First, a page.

Friday, August 10, 2012

1.6 Front Wheel Drive (2)

 Honda Civic 1992 - 1995. Rear Wheel Suspension.

1.6.4 Non Driven Rear Axles

If rear axles are not driven, use can frequently be made of more simple designs of suspension such as twist-beam or rigid. Twist-Beam Suspension

There are only two load available on each side of the wheel in the case of twist-beam axles. As a result of their design (superposed forces in the links, only two load paths), they suffer as a result of the conflicting aims of longitudinal springing - which is necessary for reasons of comfort - and high axle rigidity - which is requried for reason of driving precision and stability. This is particularly noticeable with the loss of comfort resulting from bumpy road surfaces.
If the guide bearings of the axle are pivoted, the superposition of longitudinal and lateral forces should particularly be taken into consideration. As a result of the design, twist-beam suspensions exhibit unwanted oversteer when subject to lateral forces as a result of deformation of the swinging arms. In order to reduce the tendency to oversteer, large guide bearings which, as 'toe-in correcting' bearings, permit lateral movements of the whole axle body towards understeer when subject to a lateral force provided. As the introduction of longitudinal and lateral forces into the body solely occurs by means of the guide bearings, it must be ensured that the structure of the bodywork is very rigid in these places.

Twist-beam Suspension of the Audi A6 (1997).

An advantageously large supoort width of the guide on the links - important for force application - was chosen becasue of the oberhung arrangement. The flexurallt resistent, but torsionally soft V section profile of the axle is in an upright position in order to ensure that the suspension has roll understeer properties through the high position of the center thrust of the profile.The instantaneous center height is 3.7mm and the toe-in alteration is 0.21min/mm. Breaking-torque compensation of 73% is reached. The stabilizer situated in front of the axis of rotation increase the lateral rigidity of the axle design,  because it accepts tension forces upon the occurence of lateral wheel forces. The linear coil springs monted on noise-insulating molded rubber elements on both sides are separated from the shock absorbers to allow the maximum loading width of the boot as a result of their location under the side rails. The gas-pressure shock absorbers support additional springs made of cellur which act softly, through specific rigidity balancing, to avoid uncomfortable changes in stiffness when reaching the limits of spring travel. Owing to the ridid attachment of the shock absorbers to the bodywork, there also work at low amplitudes; so called 'parasitic' springing resulting from the unwanted flexibility of wheel suspension or bodywork component is theryby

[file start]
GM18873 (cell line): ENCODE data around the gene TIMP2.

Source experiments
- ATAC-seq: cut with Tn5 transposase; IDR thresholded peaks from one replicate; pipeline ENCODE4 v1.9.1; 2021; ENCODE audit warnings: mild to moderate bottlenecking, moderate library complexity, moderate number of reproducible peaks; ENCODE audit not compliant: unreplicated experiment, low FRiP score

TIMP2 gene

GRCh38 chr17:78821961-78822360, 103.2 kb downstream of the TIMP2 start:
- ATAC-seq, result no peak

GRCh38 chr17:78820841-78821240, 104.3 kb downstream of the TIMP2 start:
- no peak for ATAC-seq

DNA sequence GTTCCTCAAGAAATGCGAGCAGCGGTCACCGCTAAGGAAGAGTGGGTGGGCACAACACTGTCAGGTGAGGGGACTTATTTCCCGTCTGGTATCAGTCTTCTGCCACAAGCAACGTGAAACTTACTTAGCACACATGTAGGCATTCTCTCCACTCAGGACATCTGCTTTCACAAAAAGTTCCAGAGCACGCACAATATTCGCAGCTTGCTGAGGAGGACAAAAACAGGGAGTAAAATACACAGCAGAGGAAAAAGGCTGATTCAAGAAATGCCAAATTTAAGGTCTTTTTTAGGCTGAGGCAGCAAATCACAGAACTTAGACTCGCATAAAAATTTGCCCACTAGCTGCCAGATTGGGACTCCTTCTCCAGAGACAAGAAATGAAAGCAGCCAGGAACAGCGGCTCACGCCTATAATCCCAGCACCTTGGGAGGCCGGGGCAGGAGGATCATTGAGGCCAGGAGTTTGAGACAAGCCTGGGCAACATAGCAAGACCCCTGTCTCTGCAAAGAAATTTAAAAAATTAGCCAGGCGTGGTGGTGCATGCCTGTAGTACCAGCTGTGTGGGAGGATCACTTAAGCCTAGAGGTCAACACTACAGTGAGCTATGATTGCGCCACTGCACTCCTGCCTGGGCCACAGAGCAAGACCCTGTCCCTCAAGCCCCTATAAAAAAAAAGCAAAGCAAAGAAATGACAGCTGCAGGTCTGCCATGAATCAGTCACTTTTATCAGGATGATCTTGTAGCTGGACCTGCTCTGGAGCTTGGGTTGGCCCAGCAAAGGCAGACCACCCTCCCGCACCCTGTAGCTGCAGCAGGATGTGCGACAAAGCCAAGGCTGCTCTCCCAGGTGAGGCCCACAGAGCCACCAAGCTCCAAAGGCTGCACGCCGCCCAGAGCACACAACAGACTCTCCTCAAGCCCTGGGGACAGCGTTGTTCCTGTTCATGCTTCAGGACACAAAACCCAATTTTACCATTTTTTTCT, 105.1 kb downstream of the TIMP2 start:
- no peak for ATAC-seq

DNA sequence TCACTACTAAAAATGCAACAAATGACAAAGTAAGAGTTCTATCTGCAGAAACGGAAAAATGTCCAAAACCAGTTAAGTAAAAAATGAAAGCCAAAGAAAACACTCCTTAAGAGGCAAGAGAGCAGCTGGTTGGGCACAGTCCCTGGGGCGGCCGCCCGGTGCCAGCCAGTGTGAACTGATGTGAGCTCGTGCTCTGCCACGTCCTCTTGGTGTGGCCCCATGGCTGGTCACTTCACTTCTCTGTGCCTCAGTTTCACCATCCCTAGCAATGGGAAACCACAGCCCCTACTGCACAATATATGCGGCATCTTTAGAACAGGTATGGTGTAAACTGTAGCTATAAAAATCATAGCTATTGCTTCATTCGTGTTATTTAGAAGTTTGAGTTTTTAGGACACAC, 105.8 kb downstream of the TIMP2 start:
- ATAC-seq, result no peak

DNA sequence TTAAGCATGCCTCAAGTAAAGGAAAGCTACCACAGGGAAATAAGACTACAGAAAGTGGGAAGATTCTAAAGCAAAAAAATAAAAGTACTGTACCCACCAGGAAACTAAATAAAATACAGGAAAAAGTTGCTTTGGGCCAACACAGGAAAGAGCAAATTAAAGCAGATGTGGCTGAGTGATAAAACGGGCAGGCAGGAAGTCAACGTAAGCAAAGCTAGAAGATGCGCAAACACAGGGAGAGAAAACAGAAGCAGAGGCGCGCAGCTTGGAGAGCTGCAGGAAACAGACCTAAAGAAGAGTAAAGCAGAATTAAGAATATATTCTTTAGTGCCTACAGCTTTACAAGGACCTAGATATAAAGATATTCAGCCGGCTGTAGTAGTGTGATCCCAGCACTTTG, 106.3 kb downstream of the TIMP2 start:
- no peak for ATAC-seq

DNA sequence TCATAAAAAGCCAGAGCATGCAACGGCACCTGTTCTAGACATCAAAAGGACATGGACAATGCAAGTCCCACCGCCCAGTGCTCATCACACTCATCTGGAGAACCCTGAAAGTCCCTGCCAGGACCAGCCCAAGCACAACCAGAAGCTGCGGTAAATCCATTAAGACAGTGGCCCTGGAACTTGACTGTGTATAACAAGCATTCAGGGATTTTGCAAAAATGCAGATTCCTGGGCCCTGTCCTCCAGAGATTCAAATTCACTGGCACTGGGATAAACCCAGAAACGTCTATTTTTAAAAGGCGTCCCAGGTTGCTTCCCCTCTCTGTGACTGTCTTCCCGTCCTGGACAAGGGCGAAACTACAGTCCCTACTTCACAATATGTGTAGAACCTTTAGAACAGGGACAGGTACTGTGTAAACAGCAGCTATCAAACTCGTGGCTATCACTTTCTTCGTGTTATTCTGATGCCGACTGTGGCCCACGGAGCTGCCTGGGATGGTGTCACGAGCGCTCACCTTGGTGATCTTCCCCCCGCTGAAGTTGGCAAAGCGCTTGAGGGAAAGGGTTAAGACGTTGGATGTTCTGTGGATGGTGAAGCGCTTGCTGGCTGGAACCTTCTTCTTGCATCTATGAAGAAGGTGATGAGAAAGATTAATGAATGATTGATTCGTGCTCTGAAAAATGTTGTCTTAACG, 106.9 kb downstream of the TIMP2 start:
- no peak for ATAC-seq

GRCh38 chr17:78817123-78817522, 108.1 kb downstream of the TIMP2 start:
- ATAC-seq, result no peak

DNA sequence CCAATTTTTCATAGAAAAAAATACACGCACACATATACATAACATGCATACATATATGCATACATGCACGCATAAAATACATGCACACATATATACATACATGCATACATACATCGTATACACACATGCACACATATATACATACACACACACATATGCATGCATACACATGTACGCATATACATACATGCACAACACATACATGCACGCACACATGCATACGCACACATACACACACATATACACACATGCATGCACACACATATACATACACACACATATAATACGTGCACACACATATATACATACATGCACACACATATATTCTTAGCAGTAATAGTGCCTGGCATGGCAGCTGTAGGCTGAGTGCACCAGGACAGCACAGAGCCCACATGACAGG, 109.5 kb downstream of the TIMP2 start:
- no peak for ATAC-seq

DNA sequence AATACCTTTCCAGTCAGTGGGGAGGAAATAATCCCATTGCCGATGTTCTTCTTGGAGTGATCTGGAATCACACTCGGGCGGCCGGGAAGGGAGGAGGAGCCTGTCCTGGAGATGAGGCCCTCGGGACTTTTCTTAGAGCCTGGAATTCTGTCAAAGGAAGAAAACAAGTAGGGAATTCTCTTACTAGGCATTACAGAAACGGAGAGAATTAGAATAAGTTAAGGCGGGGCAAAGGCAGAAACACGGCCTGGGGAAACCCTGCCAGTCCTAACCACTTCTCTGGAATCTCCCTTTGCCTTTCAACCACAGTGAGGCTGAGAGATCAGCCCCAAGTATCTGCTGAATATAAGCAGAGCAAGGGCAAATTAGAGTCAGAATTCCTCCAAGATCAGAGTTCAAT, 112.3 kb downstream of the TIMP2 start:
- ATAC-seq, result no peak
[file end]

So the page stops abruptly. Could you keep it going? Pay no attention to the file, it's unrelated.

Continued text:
reduced. Rigid Axle

Their advantages outweigh the disadvantages because of non-variable track and camber values during drive.

Rear wheel bearing on the Fiat Panda with a third-generation, two-row angular (contact) ball bearing. The wheel hub and inner ball bearing ring are made of one part, and the square outer ring is fixed to the rigid axle casing with four bolts. Independent Wheel Suspension

An independent wheel suspension is not necessarily better than a rigid axle in terms of handling properties. The wheel may incline with the body and the lateral grip characteristics of the tires decrease, and there are hardly any advantages in terms of weight.

'Omega' rear wheel suspension on the Lancia Y10 and Fiat Panda.

A trailing axle with a U-shaped tube, drum brakes, inclined shock absorbers and additional elastomer springs seated inside the low positioned coil sprpings. The rubber element in the shaft axle bearing point, shown separatelt, has cut-outs to achieve the longitudinal ealsticity necessary for comfort reasons; the same is true for the front bearings of two longitudinal trailing links. The middle bearing point is also the body roll axis.